Patriots head coach Bill Belichick addresses the media during his press conference at Gillette Stadium on Saturday, November 28, 2009.
Q: How was your Thanksgiving?
BB: Good. It was good. It was a good time to reflect a little bit and be thankful.
Q: Did you watch much football?
BB: No, I didn't. I sure didn't.
Q: Do you get away from it for a day?
BB: Sometimes you do [and] sometimes you don't. I didn't Thursday. I just saw a little bit of the Denver/Giants game - a little bit of the second quarter - that's about it.
Q: Did you cook?
Q: Nothing at all?
BB: No. I'm the eater.
Q: You won in London, but is getting a big road win something that you say is one of the targets for any successful season?
BB: Oh yeah, it's got to be. You only play half of your games at home, so you've got to win some on the road. And that really wasn't the kind of hostile environment we normally see on the road. Look, you've got to win some at home [and] you've got to win some on the road. You can't win them all in one place; it's just not enough wins.
Q: [On the silent count]
BB: We've pretty much been in a silent count for about five or six years on the road. I would say that's probably most teams except some of the teams that come here. The loud stadiums, you've got to have it. And even if it's not always loud, it can be loud at points in the game.
Q: Mr. Kraft has already spoken to you about the last time you were at the Superdome and winning your first Super Bowl, what kind of reflections will you have just before game time?
BB: I don't know what will be going through my mind then. Right now, it's really just focusing on New Orleans. It's a huge game and they're a real good football team. They are undefeated, they're playing at home and it's Monday night. Really, our attention is just turned towards them.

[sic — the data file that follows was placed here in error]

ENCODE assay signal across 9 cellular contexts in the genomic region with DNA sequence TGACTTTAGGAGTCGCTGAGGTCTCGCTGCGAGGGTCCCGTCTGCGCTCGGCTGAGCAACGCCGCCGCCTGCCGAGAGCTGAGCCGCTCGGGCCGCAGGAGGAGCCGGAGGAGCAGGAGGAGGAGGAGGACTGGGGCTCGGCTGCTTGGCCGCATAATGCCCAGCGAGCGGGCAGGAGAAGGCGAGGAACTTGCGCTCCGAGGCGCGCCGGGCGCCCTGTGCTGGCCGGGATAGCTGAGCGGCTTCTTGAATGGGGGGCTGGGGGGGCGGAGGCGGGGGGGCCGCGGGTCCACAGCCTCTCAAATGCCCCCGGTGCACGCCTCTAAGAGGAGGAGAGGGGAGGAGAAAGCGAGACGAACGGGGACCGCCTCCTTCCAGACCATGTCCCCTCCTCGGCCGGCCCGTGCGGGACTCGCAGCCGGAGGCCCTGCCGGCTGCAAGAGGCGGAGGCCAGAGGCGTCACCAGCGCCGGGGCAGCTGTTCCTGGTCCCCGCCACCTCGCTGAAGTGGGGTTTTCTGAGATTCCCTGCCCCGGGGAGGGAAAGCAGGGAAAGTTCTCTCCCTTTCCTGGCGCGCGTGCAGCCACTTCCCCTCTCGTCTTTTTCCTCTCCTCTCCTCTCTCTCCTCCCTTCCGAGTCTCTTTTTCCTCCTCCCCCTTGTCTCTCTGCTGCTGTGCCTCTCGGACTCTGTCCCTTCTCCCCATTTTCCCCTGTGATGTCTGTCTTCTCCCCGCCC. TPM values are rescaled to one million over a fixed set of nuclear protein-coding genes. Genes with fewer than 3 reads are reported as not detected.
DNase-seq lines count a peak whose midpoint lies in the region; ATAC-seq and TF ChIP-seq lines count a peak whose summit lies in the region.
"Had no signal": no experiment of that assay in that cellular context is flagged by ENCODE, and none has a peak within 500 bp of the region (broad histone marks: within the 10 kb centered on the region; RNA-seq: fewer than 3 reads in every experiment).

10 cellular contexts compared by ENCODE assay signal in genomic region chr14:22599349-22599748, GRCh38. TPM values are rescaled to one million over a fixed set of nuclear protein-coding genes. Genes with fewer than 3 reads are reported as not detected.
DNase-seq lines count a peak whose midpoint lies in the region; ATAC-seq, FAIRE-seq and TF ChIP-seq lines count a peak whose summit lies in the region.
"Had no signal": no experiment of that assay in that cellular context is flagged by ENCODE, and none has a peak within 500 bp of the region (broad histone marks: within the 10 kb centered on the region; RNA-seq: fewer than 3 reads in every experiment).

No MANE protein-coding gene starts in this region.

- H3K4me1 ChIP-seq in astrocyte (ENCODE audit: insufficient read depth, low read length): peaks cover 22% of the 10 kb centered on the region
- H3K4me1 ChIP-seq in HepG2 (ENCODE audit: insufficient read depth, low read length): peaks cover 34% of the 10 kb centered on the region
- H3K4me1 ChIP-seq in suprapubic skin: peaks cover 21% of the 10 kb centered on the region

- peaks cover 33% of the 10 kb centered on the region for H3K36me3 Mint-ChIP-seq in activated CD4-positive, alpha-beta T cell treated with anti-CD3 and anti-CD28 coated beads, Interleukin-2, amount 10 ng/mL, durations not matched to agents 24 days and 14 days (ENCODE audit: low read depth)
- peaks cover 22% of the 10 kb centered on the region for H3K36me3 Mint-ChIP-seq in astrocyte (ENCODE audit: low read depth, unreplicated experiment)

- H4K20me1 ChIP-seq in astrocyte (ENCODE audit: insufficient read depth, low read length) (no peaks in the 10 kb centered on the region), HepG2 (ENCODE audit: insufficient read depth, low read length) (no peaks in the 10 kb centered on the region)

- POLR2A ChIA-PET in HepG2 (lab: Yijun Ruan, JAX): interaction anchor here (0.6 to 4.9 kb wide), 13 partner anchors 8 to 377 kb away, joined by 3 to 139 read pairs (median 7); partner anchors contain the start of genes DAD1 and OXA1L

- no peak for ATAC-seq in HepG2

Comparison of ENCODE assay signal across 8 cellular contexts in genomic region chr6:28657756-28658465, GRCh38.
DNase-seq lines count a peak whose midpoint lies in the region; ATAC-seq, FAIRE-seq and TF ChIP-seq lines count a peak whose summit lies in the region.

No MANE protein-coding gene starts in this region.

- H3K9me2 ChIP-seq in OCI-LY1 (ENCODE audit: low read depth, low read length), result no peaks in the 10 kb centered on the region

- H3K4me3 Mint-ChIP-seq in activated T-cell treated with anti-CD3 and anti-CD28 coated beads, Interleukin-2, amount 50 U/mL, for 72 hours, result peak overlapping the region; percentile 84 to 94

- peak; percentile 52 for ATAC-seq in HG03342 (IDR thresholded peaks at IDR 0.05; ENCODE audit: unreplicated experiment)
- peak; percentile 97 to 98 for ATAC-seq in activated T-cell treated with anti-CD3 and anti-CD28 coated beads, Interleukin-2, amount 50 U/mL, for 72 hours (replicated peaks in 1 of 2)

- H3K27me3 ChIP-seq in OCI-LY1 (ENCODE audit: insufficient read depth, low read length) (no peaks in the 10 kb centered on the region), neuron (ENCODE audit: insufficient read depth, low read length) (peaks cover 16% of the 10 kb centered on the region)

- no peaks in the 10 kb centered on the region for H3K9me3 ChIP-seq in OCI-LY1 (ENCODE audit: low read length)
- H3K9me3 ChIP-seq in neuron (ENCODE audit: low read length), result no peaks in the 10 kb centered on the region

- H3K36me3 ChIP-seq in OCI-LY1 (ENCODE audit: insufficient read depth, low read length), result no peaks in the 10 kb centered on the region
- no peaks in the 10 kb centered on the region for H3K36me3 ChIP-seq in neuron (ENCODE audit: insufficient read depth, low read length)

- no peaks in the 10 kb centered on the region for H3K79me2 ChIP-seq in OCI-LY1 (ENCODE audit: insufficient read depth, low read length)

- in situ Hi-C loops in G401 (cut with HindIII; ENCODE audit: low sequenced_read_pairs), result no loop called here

Q: In terms of defensively what this team must do, going up against the league's leading offense, are there any defined goals that you want your defense to accomplish?
BB: They are a hard team to stop and I just think it's going to come down to everybody doing their job. It's not one guy you've got to gang up on - they're all good - the quarterback is good, the running backs are good, the tight ends are good, the offensive line is good, the receivers are good. They have good scheme. Sean [Payton] is an excellent coach that puts a lot of pressure on the defense from an X and O standpoint. He forces you to deal with a lot of different concepts, a lot of formations, a lot of personnel groupings, all those things, so it's really hard to single out one of them and say, "We're going to do this" because there're 20 other things you've got to worry about, too. I think everybody's just got to do their job. Hopefully, defensively, we can have a plan that puts the players in a competitive position, but then it's just going to come down to a lot of one-on-one matchups and team defense and team offense. They present a lot of challenges. I don't think you can just call a defense or go into the game and say, "We've got to stop this one thing." There's not enough of anything that you can say that about, and there's plenty of everything. They're very challenging. It's obvious why they scored a lot of points, they're good.
Q: Do you make sure during the week that you have different guys working together during practice?